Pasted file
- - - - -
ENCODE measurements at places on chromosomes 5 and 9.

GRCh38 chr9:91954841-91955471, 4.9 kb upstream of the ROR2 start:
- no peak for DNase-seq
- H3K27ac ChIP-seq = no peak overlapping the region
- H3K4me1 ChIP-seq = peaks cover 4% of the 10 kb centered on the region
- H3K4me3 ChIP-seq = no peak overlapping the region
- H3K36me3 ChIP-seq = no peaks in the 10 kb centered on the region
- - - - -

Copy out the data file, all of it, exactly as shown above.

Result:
ENCODE measurements at places on chromosomes 5 and 9.

GRCh38 chr9:91954841-91955471, 4.9 kb upstream of the ROR2 start:
- no peak for DNase-seq
- H3K27ac ChIP-seq = no peak overlapping the region
- H3K4me1 ChIP-seq = peaks cover 4% of the 10 kb centered on the region
- H3K4me3 ChIP-seq = no peak overlapping the region
- H3K36me3 ChIP-seq = no peaks in the 10 kb centered on the region